The EPA's Clean Power Plan 'Victory' Isn't The Slam Dunk It Seems To Be
- Jun 12, 2015 9:42 pm GMTJul 7, 2018 9:21 pm GMT
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The Environmental Protection Agency is probably feeling pretty good about itself after its big climate “win” in federal court on Tuesday. A three-judge, conservative-leaning panel of the D.C. Circuit Court of Appeals dismissed various state and industry challenges to the legality of the EPA’s proposed Clean Power Plan, a rule that would monumentally restructure the nation’s electric system to reduce carbon dioxide emissions.
On its face, the court’s decision in Murray Energy Corporation v. EPA looks like an unequivocal slam dunk for the EPA: The court threw out all of the challenges as premature. And while the court did not address the fundamental question of whether or not the EPA has the power to adopt its Clean Power Plan, a loss for the EPA at this early stage of the rulemaking would have been catastrophic.
But the truth–which I suspect the EPA knows but is keeping to itself–is that the challengers likely got what they wanted with this case back on March 18. That’s the date the court released the names of the three judges who presided over the case.
Out of 17 judges that sit on the court, nine were appointed by a Democrat president. Yet the three-judge panel that was randomly selected for the Murray case included three Republican appointees: Justices Kavanaugh, Griffith and Henderson. The probability of that occurring is about 8%.
At this point, you’re probably asking yourself why the makeup of the Murray panel matters. The reason is simple: According to the D.C. Circuit’s Handbook of Practice and Internal Procedures, this three-judge panel also gets to decide whether–in “the interest of judicial economy”–it should be assigned as the panel of judges for future related cases, such as the upcoming challenges to the final Clean Power Plan. In other words, this same conservative-leaning panel should have the power to choose whether or not it wants to hear the actual challenges to the EPA’s final Clean Power Plan, which will be filed in droves shortly after the EPA finalizes it in August.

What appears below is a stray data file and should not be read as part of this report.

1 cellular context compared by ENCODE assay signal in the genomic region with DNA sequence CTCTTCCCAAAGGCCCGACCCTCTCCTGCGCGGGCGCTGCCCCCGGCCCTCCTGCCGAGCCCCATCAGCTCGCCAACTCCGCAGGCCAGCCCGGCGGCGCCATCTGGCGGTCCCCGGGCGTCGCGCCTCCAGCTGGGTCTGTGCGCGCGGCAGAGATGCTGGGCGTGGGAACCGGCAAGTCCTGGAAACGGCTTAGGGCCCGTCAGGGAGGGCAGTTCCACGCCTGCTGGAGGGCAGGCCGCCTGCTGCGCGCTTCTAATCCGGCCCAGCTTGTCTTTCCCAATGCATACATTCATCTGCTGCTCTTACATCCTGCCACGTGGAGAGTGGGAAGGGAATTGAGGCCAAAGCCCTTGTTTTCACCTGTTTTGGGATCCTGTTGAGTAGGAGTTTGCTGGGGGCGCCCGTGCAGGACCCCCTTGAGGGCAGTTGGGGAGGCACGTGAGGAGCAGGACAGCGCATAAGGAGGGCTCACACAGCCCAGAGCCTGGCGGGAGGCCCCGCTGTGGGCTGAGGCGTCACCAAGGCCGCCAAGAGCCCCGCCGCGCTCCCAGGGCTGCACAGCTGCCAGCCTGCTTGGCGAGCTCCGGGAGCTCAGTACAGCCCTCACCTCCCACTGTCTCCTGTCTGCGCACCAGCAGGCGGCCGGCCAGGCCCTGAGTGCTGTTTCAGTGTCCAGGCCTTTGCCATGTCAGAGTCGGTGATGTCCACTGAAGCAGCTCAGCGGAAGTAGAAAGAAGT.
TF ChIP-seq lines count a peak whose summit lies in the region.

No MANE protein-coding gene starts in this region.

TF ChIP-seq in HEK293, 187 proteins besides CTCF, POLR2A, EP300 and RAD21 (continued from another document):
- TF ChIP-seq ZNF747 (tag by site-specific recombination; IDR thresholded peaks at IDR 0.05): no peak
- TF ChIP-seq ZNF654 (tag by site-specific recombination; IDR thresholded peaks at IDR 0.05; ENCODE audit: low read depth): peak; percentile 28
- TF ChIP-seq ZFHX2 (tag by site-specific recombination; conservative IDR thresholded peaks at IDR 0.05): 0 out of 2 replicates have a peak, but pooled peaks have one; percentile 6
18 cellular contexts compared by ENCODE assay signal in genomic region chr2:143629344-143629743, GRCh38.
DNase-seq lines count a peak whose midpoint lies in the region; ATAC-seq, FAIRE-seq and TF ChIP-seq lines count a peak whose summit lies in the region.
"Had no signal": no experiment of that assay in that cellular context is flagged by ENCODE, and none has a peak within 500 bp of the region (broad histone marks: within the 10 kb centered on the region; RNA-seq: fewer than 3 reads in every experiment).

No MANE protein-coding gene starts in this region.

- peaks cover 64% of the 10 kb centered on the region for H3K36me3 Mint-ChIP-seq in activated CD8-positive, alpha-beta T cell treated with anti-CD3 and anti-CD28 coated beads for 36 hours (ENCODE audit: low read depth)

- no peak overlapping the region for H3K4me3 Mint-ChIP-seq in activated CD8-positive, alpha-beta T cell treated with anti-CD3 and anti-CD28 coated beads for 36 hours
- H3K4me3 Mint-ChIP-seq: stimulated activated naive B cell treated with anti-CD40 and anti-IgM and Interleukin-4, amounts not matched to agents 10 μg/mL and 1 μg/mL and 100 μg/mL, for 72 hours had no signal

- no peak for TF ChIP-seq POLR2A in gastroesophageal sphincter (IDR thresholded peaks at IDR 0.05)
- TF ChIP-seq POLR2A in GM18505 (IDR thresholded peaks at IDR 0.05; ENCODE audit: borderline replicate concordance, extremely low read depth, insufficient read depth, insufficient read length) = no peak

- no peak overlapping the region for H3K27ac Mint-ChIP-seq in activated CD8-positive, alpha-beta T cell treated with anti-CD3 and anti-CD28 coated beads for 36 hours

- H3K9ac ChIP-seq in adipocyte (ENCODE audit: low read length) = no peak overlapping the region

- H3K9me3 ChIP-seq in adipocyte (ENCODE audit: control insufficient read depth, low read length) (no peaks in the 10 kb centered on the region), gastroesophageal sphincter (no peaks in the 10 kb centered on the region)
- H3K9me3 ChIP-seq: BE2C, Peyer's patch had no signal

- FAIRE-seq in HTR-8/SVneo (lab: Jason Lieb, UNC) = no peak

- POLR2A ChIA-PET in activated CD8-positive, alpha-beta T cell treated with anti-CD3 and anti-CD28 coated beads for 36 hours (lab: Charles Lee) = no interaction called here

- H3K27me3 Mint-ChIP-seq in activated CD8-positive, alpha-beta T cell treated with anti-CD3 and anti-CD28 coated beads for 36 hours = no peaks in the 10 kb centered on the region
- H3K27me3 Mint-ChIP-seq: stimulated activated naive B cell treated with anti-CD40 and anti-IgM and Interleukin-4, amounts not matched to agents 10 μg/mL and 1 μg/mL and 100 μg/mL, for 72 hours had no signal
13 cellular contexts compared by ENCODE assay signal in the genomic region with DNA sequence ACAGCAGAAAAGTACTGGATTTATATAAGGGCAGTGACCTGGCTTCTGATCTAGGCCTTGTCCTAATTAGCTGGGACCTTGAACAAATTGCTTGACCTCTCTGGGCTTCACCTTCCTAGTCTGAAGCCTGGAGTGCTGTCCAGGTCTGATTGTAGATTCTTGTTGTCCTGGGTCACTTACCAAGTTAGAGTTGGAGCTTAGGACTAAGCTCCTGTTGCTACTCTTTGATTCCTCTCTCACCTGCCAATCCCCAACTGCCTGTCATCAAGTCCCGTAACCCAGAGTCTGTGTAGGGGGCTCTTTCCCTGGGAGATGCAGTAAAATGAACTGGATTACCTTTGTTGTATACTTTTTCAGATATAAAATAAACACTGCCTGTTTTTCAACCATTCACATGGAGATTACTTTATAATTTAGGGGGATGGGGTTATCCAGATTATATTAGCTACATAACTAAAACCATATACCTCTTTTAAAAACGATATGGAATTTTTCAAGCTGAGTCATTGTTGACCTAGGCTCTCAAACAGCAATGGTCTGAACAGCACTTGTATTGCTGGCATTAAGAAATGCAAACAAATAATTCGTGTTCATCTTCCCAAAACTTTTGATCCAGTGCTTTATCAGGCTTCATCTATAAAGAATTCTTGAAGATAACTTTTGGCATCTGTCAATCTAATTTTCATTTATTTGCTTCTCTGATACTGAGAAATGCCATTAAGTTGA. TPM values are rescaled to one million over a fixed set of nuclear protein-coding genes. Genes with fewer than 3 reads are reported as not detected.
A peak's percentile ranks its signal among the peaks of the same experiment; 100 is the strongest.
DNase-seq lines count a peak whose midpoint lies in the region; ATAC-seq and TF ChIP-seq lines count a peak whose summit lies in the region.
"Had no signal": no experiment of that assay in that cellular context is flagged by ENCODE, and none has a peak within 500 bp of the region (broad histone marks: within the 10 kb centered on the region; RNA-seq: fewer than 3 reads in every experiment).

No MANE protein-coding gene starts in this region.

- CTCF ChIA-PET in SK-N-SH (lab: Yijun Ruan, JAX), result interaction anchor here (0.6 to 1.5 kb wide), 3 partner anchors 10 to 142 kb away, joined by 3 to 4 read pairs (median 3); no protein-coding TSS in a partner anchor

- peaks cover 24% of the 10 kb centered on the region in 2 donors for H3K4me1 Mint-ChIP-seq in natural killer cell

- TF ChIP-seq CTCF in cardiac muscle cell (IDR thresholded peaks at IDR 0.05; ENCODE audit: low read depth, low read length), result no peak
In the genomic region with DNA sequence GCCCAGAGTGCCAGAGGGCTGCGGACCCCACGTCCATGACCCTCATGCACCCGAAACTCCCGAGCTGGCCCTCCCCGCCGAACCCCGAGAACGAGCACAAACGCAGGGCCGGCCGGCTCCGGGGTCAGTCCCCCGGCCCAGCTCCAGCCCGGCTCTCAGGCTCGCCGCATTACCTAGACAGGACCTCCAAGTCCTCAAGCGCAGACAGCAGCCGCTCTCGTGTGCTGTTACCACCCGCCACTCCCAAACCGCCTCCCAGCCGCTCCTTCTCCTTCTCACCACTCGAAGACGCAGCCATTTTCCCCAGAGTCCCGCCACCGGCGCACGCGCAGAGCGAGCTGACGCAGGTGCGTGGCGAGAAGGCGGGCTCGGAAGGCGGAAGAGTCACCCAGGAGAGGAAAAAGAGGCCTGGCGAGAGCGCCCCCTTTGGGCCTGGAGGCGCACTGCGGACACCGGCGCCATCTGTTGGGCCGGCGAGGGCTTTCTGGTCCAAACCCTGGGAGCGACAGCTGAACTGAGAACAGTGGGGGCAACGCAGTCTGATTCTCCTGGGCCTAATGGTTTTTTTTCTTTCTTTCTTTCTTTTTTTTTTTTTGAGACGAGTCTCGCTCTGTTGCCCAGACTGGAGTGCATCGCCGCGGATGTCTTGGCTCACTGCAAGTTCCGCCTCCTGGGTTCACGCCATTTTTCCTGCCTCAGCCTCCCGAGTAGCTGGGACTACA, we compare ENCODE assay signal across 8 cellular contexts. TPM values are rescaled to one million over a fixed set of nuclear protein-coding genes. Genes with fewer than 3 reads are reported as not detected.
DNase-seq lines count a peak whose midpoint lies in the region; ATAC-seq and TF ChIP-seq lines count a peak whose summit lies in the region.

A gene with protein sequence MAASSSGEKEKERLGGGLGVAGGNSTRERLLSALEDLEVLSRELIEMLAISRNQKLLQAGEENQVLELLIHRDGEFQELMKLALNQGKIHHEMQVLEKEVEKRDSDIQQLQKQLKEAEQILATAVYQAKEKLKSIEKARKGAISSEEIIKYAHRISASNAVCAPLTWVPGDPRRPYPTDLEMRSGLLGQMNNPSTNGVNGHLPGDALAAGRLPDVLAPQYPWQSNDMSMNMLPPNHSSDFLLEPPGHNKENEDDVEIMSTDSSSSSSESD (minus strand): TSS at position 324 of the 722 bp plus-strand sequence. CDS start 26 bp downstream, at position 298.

Because the briefing and oral argument in the Murray case involved substantive legal questions that the judges had to read and consider, the Murray panel would be completely justified in deciding that judicial economy is best served by staying with the case. And two of the three judges on the panel, Kavanaugh and Griffith, have regularly been thorns in the EPA’s side. In 2012, the two stayed and then ultimately overturned the EPA’s Cross-State Air Pollution Rule, and that same year, Judge Kavanaugh filed a dissent in a separate case arguing that greenhouse gases are not air pollutants.
The petitioners may have been premature in bringing their lawsuit (or as the court put it, “champing at the bit to challenge EPA’s anticipated rule”). They may have been legally wrong to do so (since, after all, they were asking the court to review the legality of a proposed rule for the first time ever).
But in the end, the petitioners may have unwittingly gotten something out of this case that’s almost as good as a win: a sympathetic panel to rule on the legality of the soon-to-be-issued final Clean Power Plan.